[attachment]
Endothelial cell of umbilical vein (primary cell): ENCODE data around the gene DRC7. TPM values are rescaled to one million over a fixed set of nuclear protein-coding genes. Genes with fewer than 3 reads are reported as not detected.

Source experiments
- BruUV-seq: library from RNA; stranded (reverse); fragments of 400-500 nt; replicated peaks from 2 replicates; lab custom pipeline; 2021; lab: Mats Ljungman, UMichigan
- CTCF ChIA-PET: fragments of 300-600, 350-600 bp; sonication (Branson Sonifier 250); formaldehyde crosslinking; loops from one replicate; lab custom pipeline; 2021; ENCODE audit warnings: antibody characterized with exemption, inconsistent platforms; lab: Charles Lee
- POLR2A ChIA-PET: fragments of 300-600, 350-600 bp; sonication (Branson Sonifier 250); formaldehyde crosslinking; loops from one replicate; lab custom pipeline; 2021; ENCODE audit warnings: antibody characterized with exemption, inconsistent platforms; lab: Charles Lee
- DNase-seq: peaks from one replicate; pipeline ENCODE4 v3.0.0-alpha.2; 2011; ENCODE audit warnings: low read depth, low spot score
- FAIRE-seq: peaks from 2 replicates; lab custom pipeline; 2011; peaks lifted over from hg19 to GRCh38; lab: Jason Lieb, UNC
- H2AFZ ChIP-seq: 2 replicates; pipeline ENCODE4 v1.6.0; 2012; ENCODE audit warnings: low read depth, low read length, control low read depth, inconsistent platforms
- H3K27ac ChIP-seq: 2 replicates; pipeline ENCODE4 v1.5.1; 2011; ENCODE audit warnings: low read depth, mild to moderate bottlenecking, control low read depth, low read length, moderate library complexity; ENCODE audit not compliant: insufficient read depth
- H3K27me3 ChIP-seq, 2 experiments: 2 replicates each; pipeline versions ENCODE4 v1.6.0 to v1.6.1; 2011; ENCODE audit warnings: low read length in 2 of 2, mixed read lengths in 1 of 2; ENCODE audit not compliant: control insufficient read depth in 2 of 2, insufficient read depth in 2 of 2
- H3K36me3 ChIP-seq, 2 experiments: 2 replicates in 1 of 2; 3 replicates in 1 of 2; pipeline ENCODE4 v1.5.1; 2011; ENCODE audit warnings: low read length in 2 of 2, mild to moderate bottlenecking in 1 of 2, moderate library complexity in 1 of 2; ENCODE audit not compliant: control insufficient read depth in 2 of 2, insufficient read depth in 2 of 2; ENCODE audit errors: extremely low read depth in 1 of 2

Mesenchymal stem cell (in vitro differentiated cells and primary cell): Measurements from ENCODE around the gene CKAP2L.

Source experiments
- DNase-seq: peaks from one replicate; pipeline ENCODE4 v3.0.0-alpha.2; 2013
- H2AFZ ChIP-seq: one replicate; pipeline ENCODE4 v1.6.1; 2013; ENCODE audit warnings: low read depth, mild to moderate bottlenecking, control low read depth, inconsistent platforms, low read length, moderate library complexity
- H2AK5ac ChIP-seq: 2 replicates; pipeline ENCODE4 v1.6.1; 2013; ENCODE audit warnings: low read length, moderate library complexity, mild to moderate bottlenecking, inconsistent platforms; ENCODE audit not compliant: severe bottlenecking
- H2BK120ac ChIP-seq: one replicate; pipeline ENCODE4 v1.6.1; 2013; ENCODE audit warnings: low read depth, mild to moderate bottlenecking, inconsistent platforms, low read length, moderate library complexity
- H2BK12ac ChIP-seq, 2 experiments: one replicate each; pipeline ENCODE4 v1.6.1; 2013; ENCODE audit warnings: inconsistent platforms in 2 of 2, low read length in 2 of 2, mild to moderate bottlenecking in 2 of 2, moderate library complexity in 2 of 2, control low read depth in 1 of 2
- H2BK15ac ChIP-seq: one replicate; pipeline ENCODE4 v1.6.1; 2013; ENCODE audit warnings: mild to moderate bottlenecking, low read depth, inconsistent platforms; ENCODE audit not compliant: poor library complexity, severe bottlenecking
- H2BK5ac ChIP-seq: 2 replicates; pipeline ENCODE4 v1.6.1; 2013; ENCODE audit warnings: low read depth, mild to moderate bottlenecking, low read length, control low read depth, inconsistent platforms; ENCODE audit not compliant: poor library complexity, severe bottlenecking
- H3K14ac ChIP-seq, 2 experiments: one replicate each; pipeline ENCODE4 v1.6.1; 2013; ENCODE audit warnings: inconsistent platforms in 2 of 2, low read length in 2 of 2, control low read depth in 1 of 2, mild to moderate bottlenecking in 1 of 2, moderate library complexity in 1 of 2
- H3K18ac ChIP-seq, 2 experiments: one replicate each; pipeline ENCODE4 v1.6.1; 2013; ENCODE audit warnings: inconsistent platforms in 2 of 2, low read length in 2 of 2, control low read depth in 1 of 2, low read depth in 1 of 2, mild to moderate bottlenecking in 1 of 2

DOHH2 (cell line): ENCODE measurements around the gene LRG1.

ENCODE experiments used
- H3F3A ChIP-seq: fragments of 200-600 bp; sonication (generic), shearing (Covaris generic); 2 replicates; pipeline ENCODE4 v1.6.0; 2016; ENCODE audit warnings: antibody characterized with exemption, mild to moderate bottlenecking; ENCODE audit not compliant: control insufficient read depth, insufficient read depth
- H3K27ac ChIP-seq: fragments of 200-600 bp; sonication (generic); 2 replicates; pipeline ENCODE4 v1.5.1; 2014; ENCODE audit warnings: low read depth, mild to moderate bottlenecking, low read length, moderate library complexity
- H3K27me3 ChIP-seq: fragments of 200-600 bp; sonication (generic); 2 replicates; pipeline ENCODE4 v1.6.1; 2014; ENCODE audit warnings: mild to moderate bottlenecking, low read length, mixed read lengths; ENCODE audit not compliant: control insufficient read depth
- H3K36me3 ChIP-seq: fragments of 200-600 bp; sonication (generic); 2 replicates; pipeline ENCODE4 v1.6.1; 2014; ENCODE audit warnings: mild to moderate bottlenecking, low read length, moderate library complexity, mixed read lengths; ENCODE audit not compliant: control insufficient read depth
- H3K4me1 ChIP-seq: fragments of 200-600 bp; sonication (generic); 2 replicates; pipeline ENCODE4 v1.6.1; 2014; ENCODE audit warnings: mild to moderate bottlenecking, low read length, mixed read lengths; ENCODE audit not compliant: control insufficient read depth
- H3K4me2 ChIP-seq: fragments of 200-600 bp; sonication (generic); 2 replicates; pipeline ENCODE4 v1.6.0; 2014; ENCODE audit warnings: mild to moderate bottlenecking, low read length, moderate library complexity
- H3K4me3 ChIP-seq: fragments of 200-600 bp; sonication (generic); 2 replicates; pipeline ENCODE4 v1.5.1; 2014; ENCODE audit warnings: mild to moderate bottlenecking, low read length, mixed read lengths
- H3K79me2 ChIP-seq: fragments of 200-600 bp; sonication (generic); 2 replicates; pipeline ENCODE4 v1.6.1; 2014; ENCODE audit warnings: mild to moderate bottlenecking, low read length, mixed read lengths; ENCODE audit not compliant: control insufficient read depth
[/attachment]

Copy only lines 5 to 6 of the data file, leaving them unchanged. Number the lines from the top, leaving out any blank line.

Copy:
- POLR2A ChIA-PET: fragments of 300-600, 350-600 bp; sonication (Branson Sonifier 250); formaldehyde crosslinking; loops from one replicate; lab custom pipeline; 2021; ENCODE audit warnings: antibody characterized with exemption, inconsistent platforms; lab: Charles Lee
- DNase-seq: peaks from one replicate; pipeline ENCODE4 v3.0.0-alpha.2; 2011; ENCODE audit warnings: low read depth, low spot score